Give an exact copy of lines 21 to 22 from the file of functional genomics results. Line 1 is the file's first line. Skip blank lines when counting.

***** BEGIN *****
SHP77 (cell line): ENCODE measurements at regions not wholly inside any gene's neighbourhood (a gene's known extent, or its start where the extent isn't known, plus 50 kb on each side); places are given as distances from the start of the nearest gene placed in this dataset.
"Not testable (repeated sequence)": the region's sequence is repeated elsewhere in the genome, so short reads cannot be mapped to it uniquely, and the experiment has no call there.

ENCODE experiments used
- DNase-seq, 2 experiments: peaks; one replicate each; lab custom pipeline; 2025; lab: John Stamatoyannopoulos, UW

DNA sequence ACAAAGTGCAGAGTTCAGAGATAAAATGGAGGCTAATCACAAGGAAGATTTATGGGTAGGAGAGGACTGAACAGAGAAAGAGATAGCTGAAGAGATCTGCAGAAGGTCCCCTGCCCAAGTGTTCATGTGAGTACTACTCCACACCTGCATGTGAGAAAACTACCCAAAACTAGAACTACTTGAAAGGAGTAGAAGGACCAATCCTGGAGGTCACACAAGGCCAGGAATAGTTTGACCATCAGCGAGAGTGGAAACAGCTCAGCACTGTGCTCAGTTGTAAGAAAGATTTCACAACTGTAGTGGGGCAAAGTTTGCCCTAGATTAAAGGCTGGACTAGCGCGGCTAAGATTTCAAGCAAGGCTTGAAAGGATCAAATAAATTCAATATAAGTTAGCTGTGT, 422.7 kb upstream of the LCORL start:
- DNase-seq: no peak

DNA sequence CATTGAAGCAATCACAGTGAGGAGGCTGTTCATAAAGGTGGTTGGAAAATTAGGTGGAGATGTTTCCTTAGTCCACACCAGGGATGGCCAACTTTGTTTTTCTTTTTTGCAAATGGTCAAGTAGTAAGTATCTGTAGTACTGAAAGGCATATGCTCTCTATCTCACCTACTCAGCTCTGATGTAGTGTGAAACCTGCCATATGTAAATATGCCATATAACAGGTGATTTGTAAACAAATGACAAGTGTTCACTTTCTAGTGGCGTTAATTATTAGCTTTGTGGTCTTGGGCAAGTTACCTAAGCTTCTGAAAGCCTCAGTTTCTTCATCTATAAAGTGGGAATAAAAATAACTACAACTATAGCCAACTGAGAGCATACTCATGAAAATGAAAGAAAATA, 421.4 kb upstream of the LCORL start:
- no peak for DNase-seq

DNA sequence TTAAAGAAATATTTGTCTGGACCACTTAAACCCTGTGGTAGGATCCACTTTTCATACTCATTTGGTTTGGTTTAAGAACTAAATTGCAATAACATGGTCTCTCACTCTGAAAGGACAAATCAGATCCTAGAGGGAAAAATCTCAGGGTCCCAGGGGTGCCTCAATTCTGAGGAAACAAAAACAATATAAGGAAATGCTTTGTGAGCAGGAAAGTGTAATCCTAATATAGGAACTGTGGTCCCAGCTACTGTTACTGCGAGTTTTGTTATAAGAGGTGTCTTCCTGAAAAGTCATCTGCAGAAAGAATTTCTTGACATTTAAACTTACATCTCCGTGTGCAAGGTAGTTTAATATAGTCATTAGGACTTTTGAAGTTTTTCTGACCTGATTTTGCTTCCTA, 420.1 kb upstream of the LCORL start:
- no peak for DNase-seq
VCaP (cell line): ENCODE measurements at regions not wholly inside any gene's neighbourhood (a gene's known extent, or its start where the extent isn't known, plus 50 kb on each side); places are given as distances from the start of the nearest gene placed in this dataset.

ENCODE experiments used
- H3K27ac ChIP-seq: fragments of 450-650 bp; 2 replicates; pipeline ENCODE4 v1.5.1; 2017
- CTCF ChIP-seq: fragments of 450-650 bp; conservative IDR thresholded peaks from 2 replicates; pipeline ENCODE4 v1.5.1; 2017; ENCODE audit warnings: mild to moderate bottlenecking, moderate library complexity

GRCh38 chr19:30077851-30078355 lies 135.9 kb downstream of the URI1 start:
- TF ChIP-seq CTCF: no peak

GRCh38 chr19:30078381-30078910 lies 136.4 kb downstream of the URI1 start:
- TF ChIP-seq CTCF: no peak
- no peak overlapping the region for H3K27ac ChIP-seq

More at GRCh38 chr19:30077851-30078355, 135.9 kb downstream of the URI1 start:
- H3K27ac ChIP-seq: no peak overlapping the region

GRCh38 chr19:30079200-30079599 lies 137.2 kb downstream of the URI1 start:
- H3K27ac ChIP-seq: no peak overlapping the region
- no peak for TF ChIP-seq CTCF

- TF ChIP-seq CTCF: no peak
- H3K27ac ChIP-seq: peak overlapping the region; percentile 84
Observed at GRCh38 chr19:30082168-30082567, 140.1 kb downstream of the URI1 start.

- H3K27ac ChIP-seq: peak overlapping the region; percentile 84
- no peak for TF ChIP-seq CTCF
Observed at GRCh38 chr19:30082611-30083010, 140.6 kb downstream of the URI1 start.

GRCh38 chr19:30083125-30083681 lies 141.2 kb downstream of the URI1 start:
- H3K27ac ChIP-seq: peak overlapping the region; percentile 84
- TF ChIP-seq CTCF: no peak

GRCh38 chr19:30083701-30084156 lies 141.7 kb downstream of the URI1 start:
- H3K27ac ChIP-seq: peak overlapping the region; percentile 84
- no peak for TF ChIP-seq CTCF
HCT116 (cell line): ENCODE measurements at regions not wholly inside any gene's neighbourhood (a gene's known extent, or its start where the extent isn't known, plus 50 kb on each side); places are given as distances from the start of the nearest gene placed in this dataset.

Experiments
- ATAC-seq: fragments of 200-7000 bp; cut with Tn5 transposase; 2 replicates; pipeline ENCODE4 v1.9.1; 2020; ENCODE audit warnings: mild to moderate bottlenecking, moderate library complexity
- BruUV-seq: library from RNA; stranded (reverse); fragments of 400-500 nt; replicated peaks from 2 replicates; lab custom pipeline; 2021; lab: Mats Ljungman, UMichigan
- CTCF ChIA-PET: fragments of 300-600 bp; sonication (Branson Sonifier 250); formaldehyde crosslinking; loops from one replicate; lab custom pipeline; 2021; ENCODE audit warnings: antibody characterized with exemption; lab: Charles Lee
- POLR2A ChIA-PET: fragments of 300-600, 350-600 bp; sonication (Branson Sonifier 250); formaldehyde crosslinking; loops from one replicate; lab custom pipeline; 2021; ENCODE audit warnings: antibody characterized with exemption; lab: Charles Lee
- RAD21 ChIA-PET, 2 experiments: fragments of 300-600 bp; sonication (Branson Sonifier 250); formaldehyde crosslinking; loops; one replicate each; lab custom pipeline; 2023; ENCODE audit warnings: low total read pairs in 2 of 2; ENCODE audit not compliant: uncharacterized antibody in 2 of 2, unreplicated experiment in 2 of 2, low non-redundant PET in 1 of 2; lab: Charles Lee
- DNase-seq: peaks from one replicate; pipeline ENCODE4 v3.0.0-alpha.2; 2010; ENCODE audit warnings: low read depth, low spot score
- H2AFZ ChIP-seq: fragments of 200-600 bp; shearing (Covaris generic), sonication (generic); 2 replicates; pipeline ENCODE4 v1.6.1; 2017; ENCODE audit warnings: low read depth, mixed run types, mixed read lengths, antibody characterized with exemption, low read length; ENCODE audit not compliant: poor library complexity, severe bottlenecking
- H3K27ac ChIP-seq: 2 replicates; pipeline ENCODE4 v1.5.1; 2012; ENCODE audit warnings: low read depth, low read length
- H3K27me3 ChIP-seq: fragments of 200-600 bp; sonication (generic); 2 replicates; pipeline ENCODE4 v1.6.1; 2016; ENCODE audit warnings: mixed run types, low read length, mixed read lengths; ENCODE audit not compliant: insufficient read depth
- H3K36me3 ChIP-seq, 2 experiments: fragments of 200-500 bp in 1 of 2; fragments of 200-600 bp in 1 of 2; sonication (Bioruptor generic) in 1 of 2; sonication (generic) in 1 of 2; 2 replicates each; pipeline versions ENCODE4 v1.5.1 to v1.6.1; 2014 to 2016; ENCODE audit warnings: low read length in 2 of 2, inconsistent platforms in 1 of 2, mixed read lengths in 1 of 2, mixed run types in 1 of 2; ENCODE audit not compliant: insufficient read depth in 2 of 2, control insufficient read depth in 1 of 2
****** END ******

- H3K27ac ChIP-seq: no peak overlapping the region

GRCh38 chr19:30079200-30079599 lies 137.2 kb downstream of the URI1 start: